thanks JohnC; in all of this, we seem to have become Alice in Wonderland and turned all upside down:

      so “cases” used to mean: a person is self-evidently unwell, seeks medical scrutiny and one attempts to say why; perhaps finally with a test after clinical assessment;

      now we randomly seem to take completely well folks; and try to say they have a life-threatening disease; and they are so ill, only a test will distinguish them from anyone else in the street who also seems fine ….

      So ……… “who had had CoViD19 in May” …….. asymptomatic?

      “They then had regular tests for antibodies on a weekly basis along with nasal and throat swabs.”

      were they unwell: we do things for rona, that would never have been done before, surely: meaning repeatedly testing folks; with any other respiratory viral infection, most feel confident that if the person is now well, then .. they are well ……

      “The antibody test remained positive whilst the swabs were negative.” So the poxy PCR test was negative: seemingly no dead viral fragments in the nose; so can we assume the innate component of their immune system, producing AMPs (antimicrobial peptides), did not kill the virus in their nostrils; but some got into their system, so their T-cells (T lymphocytes) must have detected this; however the immune system was sluggish; T-cells did not eliminate the rona then so finally the slower cousins, the B-lymphocytes eventually got going (adaptive immunity) and produced antibodies. Folks who have high Vit D levels; have heightened innate response; ie instant kill in the nostrils …….. and a depressed adaptive; so depressed adaptive means fewer inflammatory cytokines and REDUCED production of antibodies; .. yes REDUCED … look for “Shadrin et al.” in this article https://www.ncbi.nlm.nih.gov/pmc/articles/PMC2870528/

      “The last test they had was last week, with the same result negative swab test but positive for antibodies 4 months after the first infection.” Not clear why one would keep looking for dead viral fragments amidst the general snot of someone’s nose 4 months after assumed exposure; is this what public dishealth uk advises? I am just curious

      a recent longitudinal study from Tokyo documented antibody levels disappearing, as folks recovered; was this patient of yours … obese, diabetic, hypertensive (so insulin-resistant and hyperinsulinaemic?) .. such folks were the ones who ended up in ICUs; and were the clearly co-morbid who were more affected by rona. Sadly nurses do now seem to tend towards obesity; as a general tendency one would suggest; all best wishes to you for your continuing care and careful scrutiny of your patients; your insight and compassion shine through.

      Reply
  13. Jess Driver

    See that is why you are a good doctor. Was the diagnosis just visual or by symptoms – if so you are a ‘case’. Can you have asymptomatic hangovers?

    Reply
    1. Steve-R

      Pedantically, the hangover is the Covid to the Lagavulin’s SARS-CoV-2 – you can avoid the hangover by correct hydration for example making the hydration the zinc ionophore

      Reply
  14. Joe Dopelle

    Dr Kendrick’s modesty is charming and a very fine personal quality. (I especially like the idea of him having been a spurt, and now being an ex-spurt).

    But I found Dr Zac’s frequent interruptions exasperating; also his habit of talking over Dr Kendrick.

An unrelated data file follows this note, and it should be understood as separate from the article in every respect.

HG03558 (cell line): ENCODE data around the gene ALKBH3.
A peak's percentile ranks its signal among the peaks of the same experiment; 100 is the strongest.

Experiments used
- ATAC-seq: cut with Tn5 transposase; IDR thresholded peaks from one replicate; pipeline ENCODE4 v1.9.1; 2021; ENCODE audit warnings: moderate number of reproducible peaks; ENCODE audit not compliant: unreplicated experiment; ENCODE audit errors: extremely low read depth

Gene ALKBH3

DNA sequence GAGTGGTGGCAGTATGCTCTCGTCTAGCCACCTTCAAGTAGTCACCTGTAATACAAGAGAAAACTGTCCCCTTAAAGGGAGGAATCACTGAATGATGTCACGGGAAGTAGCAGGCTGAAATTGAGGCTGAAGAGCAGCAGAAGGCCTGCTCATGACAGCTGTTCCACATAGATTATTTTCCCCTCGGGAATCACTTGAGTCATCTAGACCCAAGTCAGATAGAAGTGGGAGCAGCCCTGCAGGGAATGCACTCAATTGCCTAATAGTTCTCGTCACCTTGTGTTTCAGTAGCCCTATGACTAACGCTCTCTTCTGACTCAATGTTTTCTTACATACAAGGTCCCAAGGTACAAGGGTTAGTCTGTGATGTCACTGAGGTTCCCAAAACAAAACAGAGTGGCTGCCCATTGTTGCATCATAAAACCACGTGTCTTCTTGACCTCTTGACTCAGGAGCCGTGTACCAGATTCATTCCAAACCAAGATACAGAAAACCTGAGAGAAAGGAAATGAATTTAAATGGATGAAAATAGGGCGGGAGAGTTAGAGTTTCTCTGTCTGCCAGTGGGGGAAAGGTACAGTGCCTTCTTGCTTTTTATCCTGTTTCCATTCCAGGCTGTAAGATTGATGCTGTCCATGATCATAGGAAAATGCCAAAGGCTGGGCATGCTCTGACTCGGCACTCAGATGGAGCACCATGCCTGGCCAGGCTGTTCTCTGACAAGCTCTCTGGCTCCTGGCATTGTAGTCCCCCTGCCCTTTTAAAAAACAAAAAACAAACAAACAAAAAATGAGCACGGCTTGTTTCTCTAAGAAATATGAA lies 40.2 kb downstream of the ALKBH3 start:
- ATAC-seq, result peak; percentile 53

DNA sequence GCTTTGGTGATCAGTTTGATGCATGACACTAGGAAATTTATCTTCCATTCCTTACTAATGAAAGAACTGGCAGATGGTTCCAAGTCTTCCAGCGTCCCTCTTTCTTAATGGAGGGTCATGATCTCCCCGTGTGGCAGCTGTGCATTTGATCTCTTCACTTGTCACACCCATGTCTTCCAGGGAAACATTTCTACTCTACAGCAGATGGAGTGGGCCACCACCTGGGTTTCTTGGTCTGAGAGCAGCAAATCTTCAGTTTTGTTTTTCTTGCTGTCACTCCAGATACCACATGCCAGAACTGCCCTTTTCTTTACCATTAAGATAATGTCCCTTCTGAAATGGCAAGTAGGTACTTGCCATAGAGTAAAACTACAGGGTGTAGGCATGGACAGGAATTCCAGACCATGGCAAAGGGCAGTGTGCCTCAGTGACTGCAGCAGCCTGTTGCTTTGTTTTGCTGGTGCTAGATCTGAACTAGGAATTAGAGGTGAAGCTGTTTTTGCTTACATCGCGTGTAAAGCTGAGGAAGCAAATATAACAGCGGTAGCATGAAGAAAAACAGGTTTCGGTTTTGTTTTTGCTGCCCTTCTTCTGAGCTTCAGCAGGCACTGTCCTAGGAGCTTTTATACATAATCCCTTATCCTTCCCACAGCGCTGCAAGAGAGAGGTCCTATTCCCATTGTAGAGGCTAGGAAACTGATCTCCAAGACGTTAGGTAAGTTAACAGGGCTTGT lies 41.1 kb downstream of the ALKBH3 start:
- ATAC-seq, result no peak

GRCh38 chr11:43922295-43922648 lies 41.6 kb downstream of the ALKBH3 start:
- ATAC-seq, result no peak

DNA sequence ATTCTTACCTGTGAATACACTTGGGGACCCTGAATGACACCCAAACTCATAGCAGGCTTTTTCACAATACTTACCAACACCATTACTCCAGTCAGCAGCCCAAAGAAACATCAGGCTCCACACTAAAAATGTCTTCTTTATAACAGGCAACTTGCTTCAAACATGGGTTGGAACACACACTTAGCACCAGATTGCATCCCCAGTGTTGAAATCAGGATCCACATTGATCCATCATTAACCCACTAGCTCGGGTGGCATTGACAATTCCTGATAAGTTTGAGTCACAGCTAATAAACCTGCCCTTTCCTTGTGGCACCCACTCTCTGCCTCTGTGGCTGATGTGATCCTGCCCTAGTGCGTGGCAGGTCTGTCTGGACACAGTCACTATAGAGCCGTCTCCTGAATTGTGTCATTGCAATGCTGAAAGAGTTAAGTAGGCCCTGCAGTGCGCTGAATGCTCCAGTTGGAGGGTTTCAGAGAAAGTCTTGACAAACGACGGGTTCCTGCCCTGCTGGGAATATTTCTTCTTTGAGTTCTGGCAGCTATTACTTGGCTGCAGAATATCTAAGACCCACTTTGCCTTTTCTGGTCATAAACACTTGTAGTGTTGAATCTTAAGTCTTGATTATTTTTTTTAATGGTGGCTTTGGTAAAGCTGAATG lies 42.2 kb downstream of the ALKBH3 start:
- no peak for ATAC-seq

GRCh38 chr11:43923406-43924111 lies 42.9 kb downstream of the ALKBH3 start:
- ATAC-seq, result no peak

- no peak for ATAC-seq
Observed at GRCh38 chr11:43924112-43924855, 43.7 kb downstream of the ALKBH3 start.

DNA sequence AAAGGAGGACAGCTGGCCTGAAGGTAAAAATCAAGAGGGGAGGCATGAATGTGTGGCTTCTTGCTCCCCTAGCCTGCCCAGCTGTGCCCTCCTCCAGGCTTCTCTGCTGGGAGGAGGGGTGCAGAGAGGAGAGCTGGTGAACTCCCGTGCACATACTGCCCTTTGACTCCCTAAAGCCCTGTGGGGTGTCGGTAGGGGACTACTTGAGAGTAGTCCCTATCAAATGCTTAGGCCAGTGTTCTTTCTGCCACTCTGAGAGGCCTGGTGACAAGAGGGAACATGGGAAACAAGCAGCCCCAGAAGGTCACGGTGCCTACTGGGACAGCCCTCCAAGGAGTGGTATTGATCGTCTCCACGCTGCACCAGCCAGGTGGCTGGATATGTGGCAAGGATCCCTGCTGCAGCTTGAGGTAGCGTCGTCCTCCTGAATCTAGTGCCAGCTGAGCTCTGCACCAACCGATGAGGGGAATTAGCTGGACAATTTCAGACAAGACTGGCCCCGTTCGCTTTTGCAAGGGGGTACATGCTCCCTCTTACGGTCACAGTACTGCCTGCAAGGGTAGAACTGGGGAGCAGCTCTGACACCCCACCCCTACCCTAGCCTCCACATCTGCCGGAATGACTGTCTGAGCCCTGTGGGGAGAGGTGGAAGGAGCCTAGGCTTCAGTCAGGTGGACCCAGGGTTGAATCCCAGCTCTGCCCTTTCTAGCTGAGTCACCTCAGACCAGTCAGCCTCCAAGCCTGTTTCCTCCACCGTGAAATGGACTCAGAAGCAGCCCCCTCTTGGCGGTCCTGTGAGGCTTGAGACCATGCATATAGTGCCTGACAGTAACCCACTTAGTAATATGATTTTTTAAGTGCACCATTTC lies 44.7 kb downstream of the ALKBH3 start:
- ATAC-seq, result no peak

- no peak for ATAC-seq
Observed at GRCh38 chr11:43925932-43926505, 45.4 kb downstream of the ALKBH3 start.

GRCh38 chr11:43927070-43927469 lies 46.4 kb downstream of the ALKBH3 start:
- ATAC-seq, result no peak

If he is going to inteview someone, he should ask them concise questions and then let them speak. Not grandstand himself.

    Reply
    1. elizabethhart

      I like Dr Zac and greatly appreciated this conversation between two medical people. Wonderful to see a genuine doctor and dentist have this open and frank conversation – wish there was a transcript.

      Dr Zac made useful and pertinent points for Malcolm to expand upon. Also useful that there was good camaraderie and banter which made the interview enjoyable to watch.

      Both Dr Kendrick and Dr Zac are very brave to speak out against the status quo, they are whistleblowers putting themselves on the line.

      Looking forward to seeing the open letter.

      Reply
  15. Joe Dopelle

    If anyone is having difficulty getting a video to play, one obvious thing to check is ad-blockers or similar software that stops scripts from running. (That’s just one step – there are many other causes).

    Reply
  16. Joe Dopelle

    At one point late in the interview, Dr Kendrick makes a mistake when he refers several times to “a new type of virus”. He then corrects himself, saying he means “a new type of vaccine”.

    However, surely this was his right brain (or subconscious) telling a deeper truth. If, as Dr Kendrick says, these new vaccines are designed to alter human DNA so that it creates viral DNA, they are behaving exactly like a virus in at least that respect.

    Reply
    1. elizabethhart

      Crikey, that’s an interesting thought…

      In the interview Malcolm says:

      This is not your normal vaccine. This is not how vaccines have ever worked in the past. The vaccine that’s being developed currently by Astrazeneca, and the Russian one, is going to alter your body’s DNA to create bits of virus that will then float around in the system that the body will then recognise…This is an alteration to the DNA structure of the human genome. This is a reverse transcriptase RNA vaccine. This is significant stuff.

      However, others say:

      A future RNA vaccine for COVID-19 would instruct cells to produce proteins that are hoped to “trigger an immune response that would then be able to kill the virus,” said an article in The Lancet from July 2020.

      However, it won’t genetically modify a human being because “the mRNA sequence doesn’t integrate into the genome, an organism’s complete set of DNA,” Dr. Gaetan Burgio, a geneticist and infectious researcher at the Australian National University in Canberra, told AAP FactCheck.